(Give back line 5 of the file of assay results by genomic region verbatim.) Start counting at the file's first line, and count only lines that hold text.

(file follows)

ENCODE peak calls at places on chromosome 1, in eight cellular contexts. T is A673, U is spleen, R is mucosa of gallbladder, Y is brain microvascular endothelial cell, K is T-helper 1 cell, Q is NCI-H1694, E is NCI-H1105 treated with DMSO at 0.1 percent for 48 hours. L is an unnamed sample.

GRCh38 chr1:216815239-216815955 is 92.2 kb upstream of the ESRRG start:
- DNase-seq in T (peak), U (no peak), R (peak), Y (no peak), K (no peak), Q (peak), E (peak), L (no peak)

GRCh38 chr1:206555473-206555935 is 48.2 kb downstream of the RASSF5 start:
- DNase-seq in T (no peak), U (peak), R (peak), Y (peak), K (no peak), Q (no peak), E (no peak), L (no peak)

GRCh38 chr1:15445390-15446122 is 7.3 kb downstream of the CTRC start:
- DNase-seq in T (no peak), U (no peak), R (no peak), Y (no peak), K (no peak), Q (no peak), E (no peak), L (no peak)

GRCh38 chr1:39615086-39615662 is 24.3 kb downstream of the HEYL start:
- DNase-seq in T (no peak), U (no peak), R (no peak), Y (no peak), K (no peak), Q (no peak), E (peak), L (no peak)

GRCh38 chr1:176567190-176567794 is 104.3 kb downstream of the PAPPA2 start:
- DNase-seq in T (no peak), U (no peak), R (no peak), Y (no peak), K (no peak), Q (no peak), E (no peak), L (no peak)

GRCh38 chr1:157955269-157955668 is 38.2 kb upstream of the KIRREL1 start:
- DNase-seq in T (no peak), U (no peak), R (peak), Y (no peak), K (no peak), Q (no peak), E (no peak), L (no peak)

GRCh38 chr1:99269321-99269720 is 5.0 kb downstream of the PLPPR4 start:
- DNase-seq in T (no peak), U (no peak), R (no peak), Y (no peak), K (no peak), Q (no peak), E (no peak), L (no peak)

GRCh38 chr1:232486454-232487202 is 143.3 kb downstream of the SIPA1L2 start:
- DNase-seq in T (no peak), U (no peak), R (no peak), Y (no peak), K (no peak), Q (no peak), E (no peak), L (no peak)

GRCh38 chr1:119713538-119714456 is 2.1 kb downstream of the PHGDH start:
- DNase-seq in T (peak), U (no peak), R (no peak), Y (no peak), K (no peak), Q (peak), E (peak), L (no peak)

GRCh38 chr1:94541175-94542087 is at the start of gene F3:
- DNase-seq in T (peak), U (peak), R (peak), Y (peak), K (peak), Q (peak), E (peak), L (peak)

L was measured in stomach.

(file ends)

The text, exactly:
- DNase-seq in T (no peak), U (peak), R (peak), Y (peak), K (no peak), Q (no peak), E (no peak), L (no peak)